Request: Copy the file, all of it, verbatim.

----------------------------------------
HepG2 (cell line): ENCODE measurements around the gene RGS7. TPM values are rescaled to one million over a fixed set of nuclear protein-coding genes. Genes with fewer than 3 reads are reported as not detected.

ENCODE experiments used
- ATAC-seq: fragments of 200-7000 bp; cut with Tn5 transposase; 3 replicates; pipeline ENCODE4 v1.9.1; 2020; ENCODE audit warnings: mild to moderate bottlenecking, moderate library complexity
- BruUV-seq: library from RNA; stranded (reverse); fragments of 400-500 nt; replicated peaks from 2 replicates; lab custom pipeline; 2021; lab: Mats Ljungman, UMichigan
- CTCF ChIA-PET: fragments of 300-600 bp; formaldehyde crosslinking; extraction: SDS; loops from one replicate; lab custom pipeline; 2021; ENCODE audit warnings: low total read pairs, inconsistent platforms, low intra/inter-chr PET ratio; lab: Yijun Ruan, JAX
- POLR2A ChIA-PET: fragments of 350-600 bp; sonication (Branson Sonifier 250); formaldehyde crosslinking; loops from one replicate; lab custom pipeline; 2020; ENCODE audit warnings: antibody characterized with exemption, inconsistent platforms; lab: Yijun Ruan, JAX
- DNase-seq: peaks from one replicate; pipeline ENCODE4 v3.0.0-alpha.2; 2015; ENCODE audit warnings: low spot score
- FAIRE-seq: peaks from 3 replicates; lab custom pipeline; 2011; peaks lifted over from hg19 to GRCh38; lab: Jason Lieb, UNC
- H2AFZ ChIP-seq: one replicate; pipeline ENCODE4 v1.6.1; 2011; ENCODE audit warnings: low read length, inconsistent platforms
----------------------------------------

HepG2 (cell line): ENCODE measurements around the gene RGS7. TPM values are rescaled to one million over a fixed set of nuclear protein-coding genes. Genes with fewer than 3 reads are reported as not detected.

ENCODE experiments used
- ATAC-seq: fragments of 200-7000 bp; cut with Tn5 transposase; 3 replicates; pipeline ENCODE4 v1.9.1; 2020; ENCODE audit warnings: mild to moderate bottlenecking, moderate library complexity
- BruUV-seq: library from RNA; stranded (reverse); fragments of 400-500 nt; replicated peaks from 2 replicates; lab custom pipeline; 2021; lab: Mats Ljungman, UMichigan
- CTCF ChIA-PET: fragments of 300-600 bp; formaldehyde crosslinking; extraction: SDS; loops from one replicate; lab custom pipeline; 2021; ENCODE audit warnings: low total read pairs, inconsistent platforms, low intra/inter-chr PET ratio; lab: Yijun Ruan, JAX
- POLR2A ChIA-PET: fragments of 350-600 bp; sonication (Branson Sonifier 250); formaldehyde crosslinking; loops from one replicate; lab custom pipeline; 2020; ENCODE audit warnings: antibody characterized with exemption, inconsistent platforms; lab: Yijun Ruan, JAX
- DNase-seq: peaks from one replicate; pipeline ENCODE4 v3.0.0-alpha.2; 2015; ENCODE audit warnings: low spot score
- FAIRE-seq: peaks from 3 replicates; lab custom pipeline; 2011; peaks lifted over from hg19 to GRCh38; lab: Jason Lieb, UNC
- H2AFZ ChIP-seq: one replicate; pipeline ENCODE4 v1.6.1; 2011; ENCODE audit warnings: low read length, inconsistent platforms